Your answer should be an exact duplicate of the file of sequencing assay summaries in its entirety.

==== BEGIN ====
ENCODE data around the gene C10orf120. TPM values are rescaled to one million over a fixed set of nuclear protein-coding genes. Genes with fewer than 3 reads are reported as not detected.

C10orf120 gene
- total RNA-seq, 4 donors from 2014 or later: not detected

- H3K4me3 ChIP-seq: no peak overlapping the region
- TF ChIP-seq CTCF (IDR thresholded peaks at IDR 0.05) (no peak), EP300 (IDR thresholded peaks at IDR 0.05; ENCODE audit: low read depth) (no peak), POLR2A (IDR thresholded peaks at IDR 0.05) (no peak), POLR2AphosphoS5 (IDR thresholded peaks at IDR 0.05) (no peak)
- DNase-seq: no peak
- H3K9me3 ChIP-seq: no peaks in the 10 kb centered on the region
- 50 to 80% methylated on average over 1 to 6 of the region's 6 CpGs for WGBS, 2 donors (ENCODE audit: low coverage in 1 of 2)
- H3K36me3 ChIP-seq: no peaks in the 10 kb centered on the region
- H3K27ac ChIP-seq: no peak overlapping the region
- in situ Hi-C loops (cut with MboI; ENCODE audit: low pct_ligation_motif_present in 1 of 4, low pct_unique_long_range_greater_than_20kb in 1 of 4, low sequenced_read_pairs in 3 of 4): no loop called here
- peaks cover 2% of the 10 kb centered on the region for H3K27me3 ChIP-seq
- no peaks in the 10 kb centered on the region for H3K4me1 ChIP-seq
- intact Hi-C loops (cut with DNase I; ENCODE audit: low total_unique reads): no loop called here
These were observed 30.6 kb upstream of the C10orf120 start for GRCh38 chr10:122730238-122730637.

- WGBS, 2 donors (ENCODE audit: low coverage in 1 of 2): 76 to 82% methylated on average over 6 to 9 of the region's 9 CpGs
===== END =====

ENCODE data around the gene C10orf120. TPM values are rescaled to one million over a fixed set of nuclear protein-coding genes. Genes with fewer than 3 reads are reported as not detected.

C10orf120 gene
- total RNA-seq, 4 donors from 2014 or later: not detected

- H3K4me3 ChIP-seq: no peak overlapping the region
- TF ChIP-seq CTCF (IDR thresholded peaks at IDR 0.05) (no peak), EP300 (IDR thresholded peaks at IDR 0.05; ENCODE audit: low read depth) (no peak), POLR2A (IDR thresholded peaks at IDR 0.05) (no peak), POLR2AphosphoS5 (IDR thresholded peaks at IDR 0.05) (no peak)
- DNase-seq: no peak
- H3K9me3 ChIP-seq: no peaks in the 10 kb centered on the region
- 50 to 80% methylated on average over 1 to 6 of the region's 6 CpGs for WGBS, 2 donors (ENCODE audit: low coverage in 1 of 2)
- H3K36me3 ChIP-seq: no peaks in the 10 kb centered on the region
- H3K27ac ChIP-seq: no peak overlapping the region
- in situ Hi-C loops (cut with MboI; ENCODE audit: low pct_ligation_motif_present in 1 of 4, low pct_unique_long_range_greater_than_20kb in 1 of 4, low sequenced_read_pairs in 3 of 4): no loop called here
- peaks cover 2% of the 10 kb centered on the region for H3K27me3 ChIP-seq
- no peaks in the 10 kb centered on the region for H3K4me1 ChIP-seq
- intact Hi-C loops (cut with DNase I; ENCODE audit: low total_unique reads): no loop called here
These were observed 30.6 kb upstream of the C10orf120 start for GRCh38 chr10:122730238-122730637.

- WGBS, 2 donors (ENCODE audit: low coverage in 1 of 2): 76 to 82% methylated on average over 6 to 9 of the region's 9 CpGs